A Pattern in the Rings<p>The <a href="https://www.encyclopedia.com/science/dictionaries-thesauruses-pictures-and-press-releases/coppice-standards-0" target="_blank">coppice-with-standards</a> management practice produces a two-story forest, said <a href="https://www.researchgate.net/profile/Bernhard_Muigg" target="_blank">Bernhard Muigg</a>, a dendrochronologist at the University of Freiburg in Germany. "You have an upper story of single trees that are allowed to grow for several understory generations."</p><p>That arrangement imprints a characteristic tree ring pattern in a forest's upper story trees (the "standards"): thick rings indicative of heavy growth, which show up at regular intervals as the surrounding smaller trees are cut down. "The trees are growing faster," said Muigg. "You can really see it with your naked eye."</p><p>Muigg and his collaborators characterized that <a href="https://ltrr.arizona.edu/about/treerings" target="_blank">dendrochronological pattern</a> in 161 oak trees growing in central Germany, one of the few remaining sites in Europe with actively managed coppice-with-standards forests. They found up to nine cycles of heavy growth in the trees, the oldest of which was planted in 1761. The researchers then turned to a historical data set — more than 2,000 oak <a href="https://eos.org/articles/podcast-discovering-europes-history-through-its-timbers" target="_blank" rel="noopener noreferrer">timbers from buildings and archaeological sites</a> in Germany and France dating from between 300 and 2015 — to look for a similar pattern.</p>
A Gap of 500 Years<p>The team found wood with the characteristic coppice-with-standards tree ring pattern dating to as early as the 6th century. That was a surprise, Muigg and his colleagues concluded, because the first mention of this forest management practice in historical documents occurred only roughly 500 years later, in the 13th century.</p><p>It's probable that forest management practices were not well documented prior to the High Middle Ages (1000–1250), the researchers suggested. "Forests are mainly mentioned in the context of royal hunting interests or donations," said Muigg. Dendrochronological studies are particularly important because they can reveal information not captured by a sparse historical record, he added.</p><p>These results were <a href="https://www.nature.com/articles/s41598-020-78933-8" target="_blank">published in December in <em>Scientific Reports</em></a>.</p><p>"It's nice to see the longevity and the history of coppice-with-standards," said <a href="https://www.teagasc.ie/contact/staff-directory/s/ian-short/" target="_blank">Ian Short</a>, a forestry researcher at Teagasc, the Agriculture and Food Development Authority in Ireland, not involved in the research. This technique is valuable because it promotes conservation and habitat biodiversity, Short said. "In the next 10 or 20 years, I think we'll see more coppice-with-standards coming back into production."</p><p>In the future, Muigg and his collaborators hope to analyze a larger sample of historic timbers to trace how the coppice-with-standards practice spread throughout Europe. It will be interesting to understand where this technique originated and how it propagated, said Muigg, and there are plenty of old pieces of wood waiting to be analyzed. "There [are] tons of dendrochronological data."</p><p><em><a href="mailto:email@example.com" target="_blank" rel="noopener noreferrer">Katherine Kornei</a> is a freelance science journalist covering Earth and space science. Her bylines frequently appear in Eos, Science, and The New York Times. Katherine holds a Ph.D. in astronomy from the University of California, Los Angeles.</em></p><p><em>This story originally appeared in <a href="https://eos.org/articles/tree-rings-reveal-how-ancient-forests-were-managed" target="_blank">Eos</a></em> <em>and is republished here as part of Covering Climate Now, a global journalism collaboration strengthening coverage of the climate story.</em></p>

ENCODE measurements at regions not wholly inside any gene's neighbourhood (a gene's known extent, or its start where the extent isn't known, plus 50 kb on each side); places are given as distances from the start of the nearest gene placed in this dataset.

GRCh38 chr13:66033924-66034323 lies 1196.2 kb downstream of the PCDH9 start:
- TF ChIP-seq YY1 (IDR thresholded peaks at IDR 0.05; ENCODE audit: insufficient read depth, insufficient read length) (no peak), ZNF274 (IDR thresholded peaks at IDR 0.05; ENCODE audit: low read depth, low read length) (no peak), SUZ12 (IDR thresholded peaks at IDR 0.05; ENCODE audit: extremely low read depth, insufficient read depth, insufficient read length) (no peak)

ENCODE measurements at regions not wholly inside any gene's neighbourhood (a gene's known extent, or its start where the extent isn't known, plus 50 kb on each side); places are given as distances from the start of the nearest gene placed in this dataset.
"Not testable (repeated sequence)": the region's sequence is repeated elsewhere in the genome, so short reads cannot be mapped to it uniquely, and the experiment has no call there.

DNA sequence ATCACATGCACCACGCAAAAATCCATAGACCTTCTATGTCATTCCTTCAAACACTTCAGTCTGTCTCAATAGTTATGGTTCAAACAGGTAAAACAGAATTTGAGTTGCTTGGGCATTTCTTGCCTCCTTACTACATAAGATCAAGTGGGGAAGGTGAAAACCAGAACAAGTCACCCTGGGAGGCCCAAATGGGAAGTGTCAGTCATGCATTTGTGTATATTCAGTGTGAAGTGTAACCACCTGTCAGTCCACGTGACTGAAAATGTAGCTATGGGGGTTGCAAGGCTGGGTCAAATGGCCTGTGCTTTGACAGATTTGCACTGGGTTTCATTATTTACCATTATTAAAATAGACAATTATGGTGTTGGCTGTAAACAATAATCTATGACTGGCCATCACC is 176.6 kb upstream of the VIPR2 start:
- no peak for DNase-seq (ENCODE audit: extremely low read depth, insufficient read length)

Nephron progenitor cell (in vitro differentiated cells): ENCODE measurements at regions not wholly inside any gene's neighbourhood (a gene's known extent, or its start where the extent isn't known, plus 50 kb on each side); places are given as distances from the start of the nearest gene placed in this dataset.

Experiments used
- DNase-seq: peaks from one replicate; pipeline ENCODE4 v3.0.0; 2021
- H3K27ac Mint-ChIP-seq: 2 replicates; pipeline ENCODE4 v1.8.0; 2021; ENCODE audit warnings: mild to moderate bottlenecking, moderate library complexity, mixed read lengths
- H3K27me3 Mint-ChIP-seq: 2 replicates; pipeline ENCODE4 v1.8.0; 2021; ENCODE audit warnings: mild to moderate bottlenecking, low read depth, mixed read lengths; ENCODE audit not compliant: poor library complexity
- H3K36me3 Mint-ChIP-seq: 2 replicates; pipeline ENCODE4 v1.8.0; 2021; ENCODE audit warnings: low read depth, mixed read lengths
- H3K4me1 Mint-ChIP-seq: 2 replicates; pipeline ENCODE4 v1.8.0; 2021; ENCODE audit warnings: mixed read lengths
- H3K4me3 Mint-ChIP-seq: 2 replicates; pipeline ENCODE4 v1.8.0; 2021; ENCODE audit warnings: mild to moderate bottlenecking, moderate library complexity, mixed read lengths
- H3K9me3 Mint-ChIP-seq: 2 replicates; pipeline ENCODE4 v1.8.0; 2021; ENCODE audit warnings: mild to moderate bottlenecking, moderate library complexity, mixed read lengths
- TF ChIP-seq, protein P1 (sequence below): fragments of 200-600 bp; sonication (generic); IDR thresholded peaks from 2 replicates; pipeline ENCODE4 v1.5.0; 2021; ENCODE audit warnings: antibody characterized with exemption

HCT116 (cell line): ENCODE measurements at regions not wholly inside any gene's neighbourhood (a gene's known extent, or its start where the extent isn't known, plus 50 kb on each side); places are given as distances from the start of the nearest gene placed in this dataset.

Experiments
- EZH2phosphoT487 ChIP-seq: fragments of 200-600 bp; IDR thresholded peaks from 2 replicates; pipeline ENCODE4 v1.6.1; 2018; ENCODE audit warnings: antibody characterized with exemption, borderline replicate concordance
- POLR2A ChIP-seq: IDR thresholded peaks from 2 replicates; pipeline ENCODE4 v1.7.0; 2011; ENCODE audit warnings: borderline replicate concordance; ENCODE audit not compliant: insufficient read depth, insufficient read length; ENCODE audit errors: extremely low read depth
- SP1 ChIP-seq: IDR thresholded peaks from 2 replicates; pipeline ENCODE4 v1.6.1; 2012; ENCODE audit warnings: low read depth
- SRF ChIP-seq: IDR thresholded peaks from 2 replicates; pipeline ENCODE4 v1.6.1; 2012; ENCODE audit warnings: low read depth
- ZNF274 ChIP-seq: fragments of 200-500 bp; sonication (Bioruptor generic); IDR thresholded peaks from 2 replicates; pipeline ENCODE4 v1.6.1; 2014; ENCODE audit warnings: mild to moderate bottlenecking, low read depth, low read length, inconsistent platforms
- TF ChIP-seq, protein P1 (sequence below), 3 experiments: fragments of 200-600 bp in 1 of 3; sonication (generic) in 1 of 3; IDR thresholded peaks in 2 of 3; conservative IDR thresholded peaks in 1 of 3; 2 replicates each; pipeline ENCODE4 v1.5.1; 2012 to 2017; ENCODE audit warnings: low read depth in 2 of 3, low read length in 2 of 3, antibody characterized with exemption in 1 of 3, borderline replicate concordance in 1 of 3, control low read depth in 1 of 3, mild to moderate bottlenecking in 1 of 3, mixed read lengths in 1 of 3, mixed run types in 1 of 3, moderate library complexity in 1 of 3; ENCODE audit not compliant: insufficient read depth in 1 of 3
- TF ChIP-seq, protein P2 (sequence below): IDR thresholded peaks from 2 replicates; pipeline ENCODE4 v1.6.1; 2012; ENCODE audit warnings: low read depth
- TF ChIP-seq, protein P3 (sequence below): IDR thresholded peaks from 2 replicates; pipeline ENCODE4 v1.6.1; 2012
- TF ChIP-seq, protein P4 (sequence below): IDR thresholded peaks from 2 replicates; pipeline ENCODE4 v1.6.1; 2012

Earth's ice is melting 57 percent faster than in the 1990s and the world has lost more than 28 trillion tons of ice since 1994, research published Monday in The Cryosphere shows.
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Noreen Nunez lives in a middle-class neighborhood that rises up a hillside in Trinidad's Tunapuna-Piarco region.